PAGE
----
Rotten luckundermined complexity of early marine life

EARLY marine ancestors of today's animals may have been more complex than their fossils suggest, scientists believe.

The evidence comes from forensic studies of rotting fish, which indicate that many key features of creatures living hundreds of millions of years ago may have vanished before fossilisation.

As a result, scientists may have assumed the animals were more simple than was really the case.

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Rob Sansom, who led the University of Leicester team that undertook the study, said: "Interpreting fossils is in some ways similar to forensic analysis – we gather the available clues to put together a scientific reconstruction of something that happened in the past.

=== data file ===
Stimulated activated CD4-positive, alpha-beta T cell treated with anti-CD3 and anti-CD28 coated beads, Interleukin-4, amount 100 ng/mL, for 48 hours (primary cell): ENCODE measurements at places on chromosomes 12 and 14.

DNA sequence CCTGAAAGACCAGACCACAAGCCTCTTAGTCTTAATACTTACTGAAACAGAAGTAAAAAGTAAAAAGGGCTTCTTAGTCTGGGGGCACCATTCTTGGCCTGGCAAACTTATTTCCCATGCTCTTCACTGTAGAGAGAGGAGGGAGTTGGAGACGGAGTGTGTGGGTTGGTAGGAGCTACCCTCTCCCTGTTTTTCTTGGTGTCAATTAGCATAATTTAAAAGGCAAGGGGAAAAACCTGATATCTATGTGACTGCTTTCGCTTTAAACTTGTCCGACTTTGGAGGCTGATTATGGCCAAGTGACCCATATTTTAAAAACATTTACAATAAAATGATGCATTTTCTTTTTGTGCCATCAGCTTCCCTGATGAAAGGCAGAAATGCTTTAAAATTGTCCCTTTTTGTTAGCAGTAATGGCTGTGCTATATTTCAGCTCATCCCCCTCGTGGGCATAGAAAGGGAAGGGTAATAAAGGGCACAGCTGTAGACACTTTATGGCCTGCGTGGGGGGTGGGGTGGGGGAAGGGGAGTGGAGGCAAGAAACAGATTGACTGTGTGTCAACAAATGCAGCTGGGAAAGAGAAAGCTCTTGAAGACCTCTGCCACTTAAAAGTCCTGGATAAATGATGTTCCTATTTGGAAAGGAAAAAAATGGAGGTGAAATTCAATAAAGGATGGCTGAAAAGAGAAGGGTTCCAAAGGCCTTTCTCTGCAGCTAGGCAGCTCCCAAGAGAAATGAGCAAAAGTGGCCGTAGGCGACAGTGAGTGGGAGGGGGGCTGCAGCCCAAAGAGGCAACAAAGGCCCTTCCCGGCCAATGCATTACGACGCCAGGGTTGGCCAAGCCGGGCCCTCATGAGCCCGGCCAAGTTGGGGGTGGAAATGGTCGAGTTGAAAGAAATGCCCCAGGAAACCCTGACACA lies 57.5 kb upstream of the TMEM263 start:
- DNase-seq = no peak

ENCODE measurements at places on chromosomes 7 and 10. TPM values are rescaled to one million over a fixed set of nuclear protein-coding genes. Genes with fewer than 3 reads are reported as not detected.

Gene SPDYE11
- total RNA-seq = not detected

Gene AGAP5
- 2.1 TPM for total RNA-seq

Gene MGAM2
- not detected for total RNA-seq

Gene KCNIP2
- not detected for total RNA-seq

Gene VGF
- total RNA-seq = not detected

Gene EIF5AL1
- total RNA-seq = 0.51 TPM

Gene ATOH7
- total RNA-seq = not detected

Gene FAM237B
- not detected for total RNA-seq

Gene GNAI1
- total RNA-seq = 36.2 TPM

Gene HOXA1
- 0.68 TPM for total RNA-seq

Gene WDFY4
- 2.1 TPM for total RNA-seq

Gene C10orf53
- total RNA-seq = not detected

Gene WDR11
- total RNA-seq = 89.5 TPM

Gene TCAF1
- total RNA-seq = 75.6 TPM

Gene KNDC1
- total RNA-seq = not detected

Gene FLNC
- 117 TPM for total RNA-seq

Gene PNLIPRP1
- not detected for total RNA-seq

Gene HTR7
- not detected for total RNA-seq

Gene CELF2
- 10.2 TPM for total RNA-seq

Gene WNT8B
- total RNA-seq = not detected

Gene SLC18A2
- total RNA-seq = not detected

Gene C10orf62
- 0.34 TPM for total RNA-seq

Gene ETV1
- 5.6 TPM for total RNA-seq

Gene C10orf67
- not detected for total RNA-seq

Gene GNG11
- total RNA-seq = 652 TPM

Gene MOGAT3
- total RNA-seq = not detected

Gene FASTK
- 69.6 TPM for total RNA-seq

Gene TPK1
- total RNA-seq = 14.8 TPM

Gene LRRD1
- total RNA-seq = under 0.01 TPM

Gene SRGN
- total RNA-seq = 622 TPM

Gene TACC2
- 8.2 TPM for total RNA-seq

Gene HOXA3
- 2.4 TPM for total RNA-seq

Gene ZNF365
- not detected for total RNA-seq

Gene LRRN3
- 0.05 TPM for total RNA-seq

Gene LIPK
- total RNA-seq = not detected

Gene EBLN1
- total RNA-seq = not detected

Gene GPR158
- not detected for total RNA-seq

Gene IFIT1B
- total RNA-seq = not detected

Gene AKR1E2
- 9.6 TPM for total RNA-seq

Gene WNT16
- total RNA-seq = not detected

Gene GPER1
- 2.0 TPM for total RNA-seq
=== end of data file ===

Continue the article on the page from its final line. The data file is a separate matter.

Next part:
"Unlike forensics, however, we are dealing with life from millions of years ago, and we are less interested in understanding the cause or the time of death. What we want to get at is what an animal was like before it died and, as with forensic analysis, knowing how the decomposition that took place after death altered the body provides important clues to its original anatomy."

The research, reported online in the journal Nature, reveals that some of the characteristic anatomical features of early vertebrate fossils have been badly affected by decomposition. In some cases, they have rotted away completely.

Knowing how decomposition has damaged fossil specimens will help scientists reconstruct the animals more accurately.

Sarah Gabbott, who co-authored the study, said: "Only in the most exceptional circumstances do soft tissues, such as eyes, muscles and guts, become fossilised, yet it is precisely such remains that we rely on for understanding our earliest evolutionary relatives – half a billion years ago it's pretty much all our ancestors had."